Wednesday, December 25, 2013

Geneva's Impact on Saudi Arabia

A briefing by Simon Henderson

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Audio Recording
Simon Henderson is Baker fellow and director of the Gulf & Energy Policy Program at the Washington Institute for Near East Policy. A former journalist with Financial Times and a consultant to corporations and governments on the Persian Gulf, he regularly comments on Saudi political dynamics, energy developments, and Pakistan's nuclear issues. He briefed the Middle East Forum in a conference call on December 17, 2013.
With the prospect of an Iranian nuclear weapon looming over the Middle East, the recent Geneva accord has heightened fears among the Gulf states of Tehran's growing hegemony and Washington's naïve acquiescence in this detrimental development.

There is a wide gap between Washington's and the Gulf states' perceptions of the nuclear threat. While the former defines a nuclear weapon as a detonated warhead, the latter see the nuclear threat in terms of a cruder weapon that Iranian technology has already reached. As a quasi-nuclear state with the potential to rapidly weaponize, Tehran has already changed the balance of power in the region.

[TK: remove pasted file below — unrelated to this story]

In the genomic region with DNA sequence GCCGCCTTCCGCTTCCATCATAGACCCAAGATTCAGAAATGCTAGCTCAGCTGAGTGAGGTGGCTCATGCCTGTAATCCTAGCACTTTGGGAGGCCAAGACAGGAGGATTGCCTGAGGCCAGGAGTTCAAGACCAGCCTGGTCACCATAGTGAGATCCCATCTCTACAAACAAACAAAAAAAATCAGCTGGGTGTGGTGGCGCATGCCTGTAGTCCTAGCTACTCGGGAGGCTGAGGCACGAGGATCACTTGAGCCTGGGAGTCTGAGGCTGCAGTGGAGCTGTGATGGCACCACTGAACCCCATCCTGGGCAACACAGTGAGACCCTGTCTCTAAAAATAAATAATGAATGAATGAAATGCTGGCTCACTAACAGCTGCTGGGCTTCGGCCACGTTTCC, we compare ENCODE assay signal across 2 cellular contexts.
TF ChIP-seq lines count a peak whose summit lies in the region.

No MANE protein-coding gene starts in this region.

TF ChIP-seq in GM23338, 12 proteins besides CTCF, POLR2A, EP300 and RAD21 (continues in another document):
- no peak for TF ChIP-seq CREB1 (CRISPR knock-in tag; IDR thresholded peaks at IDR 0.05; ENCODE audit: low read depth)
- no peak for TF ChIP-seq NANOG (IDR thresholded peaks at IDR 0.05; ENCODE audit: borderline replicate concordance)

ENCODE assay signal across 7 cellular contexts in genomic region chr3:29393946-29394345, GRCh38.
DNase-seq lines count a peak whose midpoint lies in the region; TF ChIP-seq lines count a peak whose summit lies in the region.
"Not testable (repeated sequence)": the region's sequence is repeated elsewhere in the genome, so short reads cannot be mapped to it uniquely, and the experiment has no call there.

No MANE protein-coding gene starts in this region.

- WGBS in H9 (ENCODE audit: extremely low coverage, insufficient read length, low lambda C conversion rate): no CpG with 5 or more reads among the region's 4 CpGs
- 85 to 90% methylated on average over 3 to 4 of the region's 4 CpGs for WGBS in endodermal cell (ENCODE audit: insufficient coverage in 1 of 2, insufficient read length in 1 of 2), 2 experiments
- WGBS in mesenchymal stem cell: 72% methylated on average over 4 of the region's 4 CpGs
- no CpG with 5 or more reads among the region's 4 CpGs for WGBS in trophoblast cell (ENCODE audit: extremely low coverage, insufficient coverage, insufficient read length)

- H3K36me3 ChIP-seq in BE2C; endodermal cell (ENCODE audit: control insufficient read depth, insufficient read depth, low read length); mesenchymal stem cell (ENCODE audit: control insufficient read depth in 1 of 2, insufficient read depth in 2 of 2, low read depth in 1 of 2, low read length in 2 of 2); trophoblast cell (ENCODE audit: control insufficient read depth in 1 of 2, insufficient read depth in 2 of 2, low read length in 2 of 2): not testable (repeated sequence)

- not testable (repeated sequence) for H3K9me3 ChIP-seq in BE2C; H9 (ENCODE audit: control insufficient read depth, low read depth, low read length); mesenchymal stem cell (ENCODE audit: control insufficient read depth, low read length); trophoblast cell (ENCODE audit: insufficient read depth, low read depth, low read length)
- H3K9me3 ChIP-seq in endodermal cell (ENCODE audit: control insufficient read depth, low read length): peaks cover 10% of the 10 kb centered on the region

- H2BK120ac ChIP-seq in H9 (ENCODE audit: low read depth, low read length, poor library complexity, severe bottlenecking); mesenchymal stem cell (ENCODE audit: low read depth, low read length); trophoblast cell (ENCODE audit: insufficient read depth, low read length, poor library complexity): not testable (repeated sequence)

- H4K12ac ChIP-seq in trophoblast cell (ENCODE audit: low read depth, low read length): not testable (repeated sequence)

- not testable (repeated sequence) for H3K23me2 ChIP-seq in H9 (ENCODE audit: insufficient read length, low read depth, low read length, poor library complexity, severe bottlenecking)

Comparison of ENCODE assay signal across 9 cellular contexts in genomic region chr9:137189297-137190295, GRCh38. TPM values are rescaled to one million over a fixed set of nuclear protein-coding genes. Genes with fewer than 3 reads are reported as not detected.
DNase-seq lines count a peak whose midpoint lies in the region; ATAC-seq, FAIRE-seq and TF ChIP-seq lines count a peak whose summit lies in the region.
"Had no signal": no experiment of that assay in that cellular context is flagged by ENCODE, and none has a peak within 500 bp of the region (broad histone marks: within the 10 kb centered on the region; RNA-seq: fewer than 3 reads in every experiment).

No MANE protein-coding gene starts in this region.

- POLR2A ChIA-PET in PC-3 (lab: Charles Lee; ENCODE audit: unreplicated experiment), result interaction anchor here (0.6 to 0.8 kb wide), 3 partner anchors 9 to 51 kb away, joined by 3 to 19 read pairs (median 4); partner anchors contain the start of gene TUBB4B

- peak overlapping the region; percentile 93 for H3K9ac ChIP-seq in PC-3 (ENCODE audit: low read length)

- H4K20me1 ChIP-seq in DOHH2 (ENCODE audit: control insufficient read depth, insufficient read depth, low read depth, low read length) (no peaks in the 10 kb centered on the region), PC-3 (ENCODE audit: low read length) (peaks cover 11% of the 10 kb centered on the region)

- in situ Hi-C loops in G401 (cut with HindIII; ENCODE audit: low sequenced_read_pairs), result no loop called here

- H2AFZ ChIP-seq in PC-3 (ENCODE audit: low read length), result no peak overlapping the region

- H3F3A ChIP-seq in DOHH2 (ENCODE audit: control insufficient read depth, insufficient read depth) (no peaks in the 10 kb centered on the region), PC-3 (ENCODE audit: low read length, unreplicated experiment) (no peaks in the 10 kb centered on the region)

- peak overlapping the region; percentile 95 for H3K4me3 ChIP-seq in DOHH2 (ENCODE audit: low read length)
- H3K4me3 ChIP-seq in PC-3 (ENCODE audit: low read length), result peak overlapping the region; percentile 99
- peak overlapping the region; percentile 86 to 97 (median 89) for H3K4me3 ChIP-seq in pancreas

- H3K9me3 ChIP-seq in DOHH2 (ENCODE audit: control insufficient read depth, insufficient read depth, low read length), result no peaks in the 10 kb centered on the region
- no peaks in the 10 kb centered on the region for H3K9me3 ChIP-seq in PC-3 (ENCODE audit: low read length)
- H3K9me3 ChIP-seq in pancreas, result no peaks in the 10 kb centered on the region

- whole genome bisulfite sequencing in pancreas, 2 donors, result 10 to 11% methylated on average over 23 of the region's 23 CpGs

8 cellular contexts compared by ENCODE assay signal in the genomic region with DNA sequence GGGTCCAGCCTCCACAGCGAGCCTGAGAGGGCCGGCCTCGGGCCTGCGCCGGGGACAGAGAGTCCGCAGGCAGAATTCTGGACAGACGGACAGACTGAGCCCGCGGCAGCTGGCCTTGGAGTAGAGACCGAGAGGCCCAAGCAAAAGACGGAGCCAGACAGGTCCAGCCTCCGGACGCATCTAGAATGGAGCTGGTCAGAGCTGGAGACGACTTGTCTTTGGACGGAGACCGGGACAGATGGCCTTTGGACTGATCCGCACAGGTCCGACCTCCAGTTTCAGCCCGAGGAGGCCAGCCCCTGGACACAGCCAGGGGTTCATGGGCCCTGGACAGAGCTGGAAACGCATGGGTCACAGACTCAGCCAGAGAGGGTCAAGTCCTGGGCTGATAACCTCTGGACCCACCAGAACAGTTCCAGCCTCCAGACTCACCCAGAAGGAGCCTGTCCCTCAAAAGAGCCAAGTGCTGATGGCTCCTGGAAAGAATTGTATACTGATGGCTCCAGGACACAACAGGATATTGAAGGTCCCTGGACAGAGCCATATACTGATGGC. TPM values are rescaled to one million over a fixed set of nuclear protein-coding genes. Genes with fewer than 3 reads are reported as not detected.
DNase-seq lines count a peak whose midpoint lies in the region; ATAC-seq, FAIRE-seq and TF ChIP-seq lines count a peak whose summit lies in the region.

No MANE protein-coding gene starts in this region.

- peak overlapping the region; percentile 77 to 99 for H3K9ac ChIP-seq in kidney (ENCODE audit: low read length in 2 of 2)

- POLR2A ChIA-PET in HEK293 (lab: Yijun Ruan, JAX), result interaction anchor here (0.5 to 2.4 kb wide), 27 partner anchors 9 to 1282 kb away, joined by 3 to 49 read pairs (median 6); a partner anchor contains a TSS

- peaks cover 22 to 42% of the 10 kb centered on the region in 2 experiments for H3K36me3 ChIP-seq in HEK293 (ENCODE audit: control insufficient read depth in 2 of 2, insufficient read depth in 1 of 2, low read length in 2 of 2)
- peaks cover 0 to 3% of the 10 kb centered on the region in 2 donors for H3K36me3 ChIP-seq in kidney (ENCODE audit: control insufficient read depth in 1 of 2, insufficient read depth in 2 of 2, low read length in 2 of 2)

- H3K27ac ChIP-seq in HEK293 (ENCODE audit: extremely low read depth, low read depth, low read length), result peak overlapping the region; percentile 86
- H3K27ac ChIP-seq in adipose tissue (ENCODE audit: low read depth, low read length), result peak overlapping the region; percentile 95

Both Jerusalem and Riyadh, equally alarmed by the Iranian nuclear threat, would require more conclusive evidence of Tehran's real intentions in order to sway international public opinion to take a firmer position. Absent this, Israel's decision on a preemptive strike will have to weigh the possible damage to its international standing, on the one hand, and the ability of such a strike to dissuade Tehran from sustaining its nuclear quest. For its part, Riyadh may seek to undermine the Geneva agreement through alternative means, from funding insurrections and opposition groups in Iran and Syria, to organizing acts of sabotage against Hezbollah, Tehran's foremost Lebanese proxy.
More importantly, should Tehran gain nuclear power status, Riyadh will seek its own nuclear capability, eyeing Pakistan as a potential supplier. Nuclear proliferation would be disastrous for Middle Eastern stability and an abysmal failure of US foreign policy, and is bound to lead to further escalation whose consequences are too horrific to fathom.
Summary account by Marilyn Stern, Associate Fellow with the Middle East Forum.

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